British Residents’ Association of Switzerland


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Welcome / Past Events / All Past Events / Romandie-East Region / VISIT TO A VALAISANNE VINEYARD, WINE TASTING AND LUNCH

You must visit Chamoson

If, like me, your idea of the Valais is the autoroute to the croquet lawn in Sion, you would have been in for a pleasant surprise if you had signed up to Deborah’s 2 September visit to a Valaisanne wine producer in Chamoson.  Chamoson? It is so off the beaten track that our GPS was telling us to “turn right” and “turn left” at the same time. However, after a nice drive up the hill we reached this delightful village on the edge of the northern slopes (very important for the wine) before Sion. Of course, we were last to arrive because the dozen or so happy folk sitting round the table in the café were all used to “The Valais Off The Autoroute“. After some mandatory BRA coffee imbibing, our host took us for a walk around the vineyards, explaining the character of the different grapes, the different ways that they were grown and the fact that they were all hand-picked. His offer to take us to the highest line of his grapes was politely but unanimously declined.  

Let me explain why our host was such a good, stereotypical Swiss wine producer. First and foremost, Jamie McCulloch is Scottish with an engineering degree from Glasgow University, so I found him easy to understand. Possibly as important, he fell in love with grapes and wine in Switzerland. As an enthusiast new to the business, he then did his oenology degree in swiss german and settled in the Valais where they speak french.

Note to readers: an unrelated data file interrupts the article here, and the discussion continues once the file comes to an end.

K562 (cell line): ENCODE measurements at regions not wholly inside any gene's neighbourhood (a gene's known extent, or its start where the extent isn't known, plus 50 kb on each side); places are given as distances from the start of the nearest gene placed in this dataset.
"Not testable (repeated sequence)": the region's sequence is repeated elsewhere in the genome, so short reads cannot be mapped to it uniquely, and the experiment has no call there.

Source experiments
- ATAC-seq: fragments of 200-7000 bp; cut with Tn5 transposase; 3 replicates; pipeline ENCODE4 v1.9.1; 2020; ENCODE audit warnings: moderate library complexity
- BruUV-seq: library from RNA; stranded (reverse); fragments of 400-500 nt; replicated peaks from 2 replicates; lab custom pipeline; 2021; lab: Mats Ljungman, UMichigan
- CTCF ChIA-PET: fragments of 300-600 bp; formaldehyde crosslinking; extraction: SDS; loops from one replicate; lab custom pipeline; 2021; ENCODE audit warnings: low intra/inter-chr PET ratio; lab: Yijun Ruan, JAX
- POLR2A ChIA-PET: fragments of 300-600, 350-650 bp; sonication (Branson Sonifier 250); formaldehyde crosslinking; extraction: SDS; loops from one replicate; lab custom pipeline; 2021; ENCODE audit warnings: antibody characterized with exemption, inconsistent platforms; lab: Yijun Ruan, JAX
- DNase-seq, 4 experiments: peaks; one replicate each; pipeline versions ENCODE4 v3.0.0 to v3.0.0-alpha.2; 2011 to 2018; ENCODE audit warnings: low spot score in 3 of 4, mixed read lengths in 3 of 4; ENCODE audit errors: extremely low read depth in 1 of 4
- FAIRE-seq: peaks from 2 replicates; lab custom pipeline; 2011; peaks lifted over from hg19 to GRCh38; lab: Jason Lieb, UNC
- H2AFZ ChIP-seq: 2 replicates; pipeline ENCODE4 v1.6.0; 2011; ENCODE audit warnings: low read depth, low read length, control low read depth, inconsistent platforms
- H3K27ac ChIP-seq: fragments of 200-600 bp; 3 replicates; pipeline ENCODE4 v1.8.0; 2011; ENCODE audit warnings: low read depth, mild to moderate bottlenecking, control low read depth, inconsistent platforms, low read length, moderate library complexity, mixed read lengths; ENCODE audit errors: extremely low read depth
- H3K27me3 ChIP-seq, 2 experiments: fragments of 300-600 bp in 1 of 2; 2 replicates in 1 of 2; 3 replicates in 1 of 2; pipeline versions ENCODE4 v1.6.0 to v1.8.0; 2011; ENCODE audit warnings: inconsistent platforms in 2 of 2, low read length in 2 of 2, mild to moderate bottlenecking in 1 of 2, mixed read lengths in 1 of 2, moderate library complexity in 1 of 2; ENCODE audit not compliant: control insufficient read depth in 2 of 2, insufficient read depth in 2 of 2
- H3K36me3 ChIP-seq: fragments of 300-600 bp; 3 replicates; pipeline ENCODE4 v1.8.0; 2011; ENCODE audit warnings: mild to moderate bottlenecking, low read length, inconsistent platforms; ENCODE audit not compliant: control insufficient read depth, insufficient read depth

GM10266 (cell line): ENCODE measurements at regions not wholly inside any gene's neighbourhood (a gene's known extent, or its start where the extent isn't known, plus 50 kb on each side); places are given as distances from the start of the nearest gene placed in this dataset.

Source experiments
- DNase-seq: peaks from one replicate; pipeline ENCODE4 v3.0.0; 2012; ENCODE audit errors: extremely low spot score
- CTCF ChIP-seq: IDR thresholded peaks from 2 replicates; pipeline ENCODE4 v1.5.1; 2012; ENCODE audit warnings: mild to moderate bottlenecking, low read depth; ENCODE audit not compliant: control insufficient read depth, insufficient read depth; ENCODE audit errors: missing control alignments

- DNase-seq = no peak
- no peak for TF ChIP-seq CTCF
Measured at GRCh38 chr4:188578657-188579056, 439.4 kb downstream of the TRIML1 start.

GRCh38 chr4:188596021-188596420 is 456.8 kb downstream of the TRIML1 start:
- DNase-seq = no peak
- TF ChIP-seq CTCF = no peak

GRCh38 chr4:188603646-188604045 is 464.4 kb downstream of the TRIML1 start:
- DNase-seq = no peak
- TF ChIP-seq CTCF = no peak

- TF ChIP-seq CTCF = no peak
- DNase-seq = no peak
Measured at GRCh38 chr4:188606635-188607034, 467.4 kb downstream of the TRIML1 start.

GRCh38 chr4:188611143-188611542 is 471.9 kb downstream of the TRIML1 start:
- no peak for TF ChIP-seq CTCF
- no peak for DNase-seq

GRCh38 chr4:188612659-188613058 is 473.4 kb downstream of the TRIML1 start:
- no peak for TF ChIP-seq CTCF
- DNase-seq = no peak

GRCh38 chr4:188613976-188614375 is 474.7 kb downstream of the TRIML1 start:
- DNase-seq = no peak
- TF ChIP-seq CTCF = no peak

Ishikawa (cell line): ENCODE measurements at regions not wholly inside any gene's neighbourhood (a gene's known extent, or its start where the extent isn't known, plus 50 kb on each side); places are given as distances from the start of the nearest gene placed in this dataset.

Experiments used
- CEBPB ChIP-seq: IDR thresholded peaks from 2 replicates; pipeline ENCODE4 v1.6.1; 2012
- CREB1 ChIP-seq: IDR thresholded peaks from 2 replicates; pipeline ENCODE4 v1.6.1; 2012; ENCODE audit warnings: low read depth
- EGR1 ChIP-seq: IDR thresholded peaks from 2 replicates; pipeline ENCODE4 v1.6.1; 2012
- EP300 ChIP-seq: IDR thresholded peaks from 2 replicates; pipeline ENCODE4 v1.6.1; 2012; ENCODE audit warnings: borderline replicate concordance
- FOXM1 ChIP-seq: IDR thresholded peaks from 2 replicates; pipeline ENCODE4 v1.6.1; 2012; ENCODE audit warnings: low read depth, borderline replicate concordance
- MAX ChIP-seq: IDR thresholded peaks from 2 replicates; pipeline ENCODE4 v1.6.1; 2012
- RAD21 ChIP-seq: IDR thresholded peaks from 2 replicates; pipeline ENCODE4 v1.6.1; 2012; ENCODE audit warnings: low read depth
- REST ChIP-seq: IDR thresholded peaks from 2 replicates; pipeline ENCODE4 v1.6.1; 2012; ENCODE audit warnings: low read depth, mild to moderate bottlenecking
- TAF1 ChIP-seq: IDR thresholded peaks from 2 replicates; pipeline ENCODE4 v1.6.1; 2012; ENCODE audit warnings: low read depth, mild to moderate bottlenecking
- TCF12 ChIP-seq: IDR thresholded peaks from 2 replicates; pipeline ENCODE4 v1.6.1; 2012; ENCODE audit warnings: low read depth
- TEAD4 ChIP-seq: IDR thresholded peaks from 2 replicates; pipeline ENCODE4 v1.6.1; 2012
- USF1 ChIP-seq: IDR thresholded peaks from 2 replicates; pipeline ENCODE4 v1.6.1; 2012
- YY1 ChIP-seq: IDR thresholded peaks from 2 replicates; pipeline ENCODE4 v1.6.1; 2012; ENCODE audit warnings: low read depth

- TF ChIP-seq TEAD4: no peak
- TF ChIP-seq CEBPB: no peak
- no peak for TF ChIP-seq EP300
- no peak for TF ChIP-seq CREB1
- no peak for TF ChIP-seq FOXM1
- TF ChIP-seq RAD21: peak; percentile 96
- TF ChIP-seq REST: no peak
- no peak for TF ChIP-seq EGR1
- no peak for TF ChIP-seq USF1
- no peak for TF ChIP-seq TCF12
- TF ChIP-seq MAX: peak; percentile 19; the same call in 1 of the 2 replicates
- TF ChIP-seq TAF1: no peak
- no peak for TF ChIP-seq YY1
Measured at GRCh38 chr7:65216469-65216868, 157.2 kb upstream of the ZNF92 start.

When we had worked up sufficient appetite, we went back to Jamie’s wine-cellar and it was a real cellar, deep underground. Although some had concerns about getting back up the stairs after a sampling event, we soon immersed ourselves in the serious business of partaking of a wine-tasting and lunch. This provided an excellent relaxed opportunity to sample and appreciate some very different wine varieties and to introduce us to some of the Valais’ specialities. Jamie’s creativity in designing 14 different wines was an eye-opener for me. (I understood it for whiskies but for wines it was something that I had never really considered before.) He was a mine of information, fielding questions into the technicalities of growing, making and selling wine. He even told us about the wine he produces for a local abbey and how it introduces a different spirit to the monks’ devotions.

Not only does this part of the Valais produce superb wines, it is also known for its food. Deborah had arranged a multi-course meal from “Les Delices” of Leytron. This provided an excellent companion to the flavours of each wine tasted while showing a reason for visiting their tearoom and sampling their patisserie.

This visit opened up places unknown and gave us an insight into the details of a world where we really just know the end product. Jamie deserves thanks for imparting his knowledge and for hosting an excellent visit, enjoyed by a large group that was very cheerful by the end of our time there. Deborah is due many thanks for organising this excellent visit and arranging for the rain to hold off until we had finished.

Now all I need are a few nights at home when I do not have to drive, allowing me the chance to  savour the contents of those boxes now in my cellar. Roll on Christmas.

Graham Robertson